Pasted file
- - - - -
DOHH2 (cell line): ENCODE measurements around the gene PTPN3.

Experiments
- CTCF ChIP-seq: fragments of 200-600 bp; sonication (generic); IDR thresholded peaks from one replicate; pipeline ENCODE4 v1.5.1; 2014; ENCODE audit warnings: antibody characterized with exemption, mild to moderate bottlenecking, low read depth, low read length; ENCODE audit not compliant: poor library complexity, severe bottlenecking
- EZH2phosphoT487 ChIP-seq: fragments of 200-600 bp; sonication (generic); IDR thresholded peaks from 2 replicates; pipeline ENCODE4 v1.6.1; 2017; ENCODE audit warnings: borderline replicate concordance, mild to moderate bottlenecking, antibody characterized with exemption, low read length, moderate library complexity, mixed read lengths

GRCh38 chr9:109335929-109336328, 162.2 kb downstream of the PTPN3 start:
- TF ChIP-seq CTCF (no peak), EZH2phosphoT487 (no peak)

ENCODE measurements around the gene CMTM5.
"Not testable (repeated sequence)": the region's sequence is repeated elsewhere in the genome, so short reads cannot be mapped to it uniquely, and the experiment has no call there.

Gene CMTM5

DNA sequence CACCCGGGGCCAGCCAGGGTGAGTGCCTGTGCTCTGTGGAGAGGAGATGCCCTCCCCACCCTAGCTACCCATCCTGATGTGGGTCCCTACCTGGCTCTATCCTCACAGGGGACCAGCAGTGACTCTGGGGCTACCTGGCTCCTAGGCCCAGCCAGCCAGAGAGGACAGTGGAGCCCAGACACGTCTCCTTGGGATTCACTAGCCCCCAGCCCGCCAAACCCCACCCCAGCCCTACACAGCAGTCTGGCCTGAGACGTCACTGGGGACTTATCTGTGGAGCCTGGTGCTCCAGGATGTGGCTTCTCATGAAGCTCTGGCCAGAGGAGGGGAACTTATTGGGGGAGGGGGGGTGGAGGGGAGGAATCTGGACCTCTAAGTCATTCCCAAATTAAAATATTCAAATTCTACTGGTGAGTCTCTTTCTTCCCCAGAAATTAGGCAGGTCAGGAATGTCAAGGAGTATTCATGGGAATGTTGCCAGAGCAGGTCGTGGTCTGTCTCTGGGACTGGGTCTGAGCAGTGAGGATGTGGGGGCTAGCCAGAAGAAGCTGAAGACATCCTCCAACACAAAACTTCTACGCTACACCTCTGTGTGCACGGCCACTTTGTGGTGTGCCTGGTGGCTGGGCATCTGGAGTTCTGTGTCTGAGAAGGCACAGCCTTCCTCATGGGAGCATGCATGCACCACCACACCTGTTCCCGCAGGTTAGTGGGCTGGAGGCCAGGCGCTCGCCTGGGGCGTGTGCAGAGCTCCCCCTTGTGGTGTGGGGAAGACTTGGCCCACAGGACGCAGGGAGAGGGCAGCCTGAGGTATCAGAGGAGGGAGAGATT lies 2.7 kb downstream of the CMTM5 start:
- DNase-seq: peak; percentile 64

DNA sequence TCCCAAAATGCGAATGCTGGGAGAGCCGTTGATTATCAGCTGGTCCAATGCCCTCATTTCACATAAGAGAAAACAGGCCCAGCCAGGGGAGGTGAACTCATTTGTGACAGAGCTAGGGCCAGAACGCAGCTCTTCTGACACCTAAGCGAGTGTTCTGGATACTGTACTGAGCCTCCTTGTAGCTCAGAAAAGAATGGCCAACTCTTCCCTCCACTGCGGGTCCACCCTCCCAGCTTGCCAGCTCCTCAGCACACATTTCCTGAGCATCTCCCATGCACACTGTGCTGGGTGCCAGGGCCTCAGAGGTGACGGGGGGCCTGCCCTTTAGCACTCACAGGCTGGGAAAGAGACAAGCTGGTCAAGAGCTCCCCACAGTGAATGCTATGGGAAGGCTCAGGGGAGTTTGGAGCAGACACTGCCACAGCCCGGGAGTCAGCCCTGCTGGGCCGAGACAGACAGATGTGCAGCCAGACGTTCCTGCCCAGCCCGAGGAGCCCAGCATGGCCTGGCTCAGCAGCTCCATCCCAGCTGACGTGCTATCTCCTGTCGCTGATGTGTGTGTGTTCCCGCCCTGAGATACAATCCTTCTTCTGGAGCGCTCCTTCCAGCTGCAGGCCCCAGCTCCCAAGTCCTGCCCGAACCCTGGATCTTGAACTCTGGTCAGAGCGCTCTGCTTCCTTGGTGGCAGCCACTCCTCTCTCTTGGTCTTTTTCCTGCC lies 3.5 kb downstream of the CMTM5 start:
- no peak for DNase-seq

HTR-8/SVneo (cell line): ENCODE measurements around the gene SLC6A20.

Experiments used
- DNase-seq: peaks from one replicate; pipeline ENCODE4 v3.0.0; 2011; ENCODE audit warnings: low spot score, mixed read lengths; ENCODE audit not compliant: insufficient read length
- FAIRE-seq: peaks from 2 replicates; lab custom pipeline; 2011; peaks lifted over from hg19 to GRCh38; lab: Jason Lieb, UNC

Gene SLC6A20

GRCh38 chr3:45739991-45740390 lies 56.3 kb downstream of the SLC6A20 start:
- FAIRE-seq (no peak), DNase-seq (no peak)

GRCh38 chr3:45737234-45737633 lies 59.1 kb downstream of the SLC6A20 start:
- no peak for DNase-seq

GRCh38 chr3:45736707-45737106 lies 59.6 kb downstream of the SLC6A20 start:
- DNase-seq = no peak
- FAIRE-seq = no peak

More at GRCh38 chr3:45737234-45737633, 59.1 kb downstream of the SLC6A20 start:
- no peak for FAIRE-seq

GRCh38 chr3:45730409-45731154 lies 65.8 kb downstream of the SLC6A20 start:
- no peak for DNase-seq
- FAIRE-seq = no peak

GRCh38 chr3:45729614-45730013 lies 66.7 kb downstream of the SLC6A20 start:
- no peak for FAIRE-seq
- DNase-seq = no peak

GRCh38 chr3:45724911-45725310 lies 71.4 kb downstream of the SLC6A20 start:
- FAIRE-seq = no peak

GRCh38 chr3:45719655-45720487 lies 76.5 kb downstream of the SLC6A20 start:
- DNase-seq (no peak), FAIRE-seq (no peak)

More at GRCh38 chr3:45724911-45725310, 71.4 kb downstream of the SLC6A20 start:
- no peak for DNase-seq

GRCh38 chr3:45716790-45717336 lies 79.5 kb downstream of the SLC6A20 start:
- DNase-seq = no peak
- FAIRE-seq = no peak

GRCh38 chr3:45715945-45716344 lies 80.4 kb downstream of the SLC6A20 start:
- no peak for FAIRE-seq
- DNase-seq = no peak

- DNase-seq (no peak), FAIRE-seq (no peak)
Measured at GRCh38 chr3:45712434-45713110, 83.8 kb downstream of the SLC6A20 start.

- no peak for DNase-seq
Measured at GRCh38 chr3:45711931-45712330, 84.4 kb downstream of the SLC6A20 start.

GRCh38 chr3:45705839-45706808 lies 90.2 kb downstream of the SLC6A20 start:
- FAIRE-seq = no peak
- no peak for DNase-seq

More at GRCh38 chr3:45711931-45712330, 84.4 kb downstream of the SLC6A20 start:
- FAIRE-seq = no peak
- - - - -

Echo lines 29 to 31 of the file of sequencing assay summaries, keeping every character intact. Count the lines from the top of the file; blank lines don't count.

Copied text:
- no peak for DNase-seq
- FAIRE-seq = no peak

GRCh38 chr3:45729614-45730013 lies 66.7 kb downstream of the SLC6A20 start: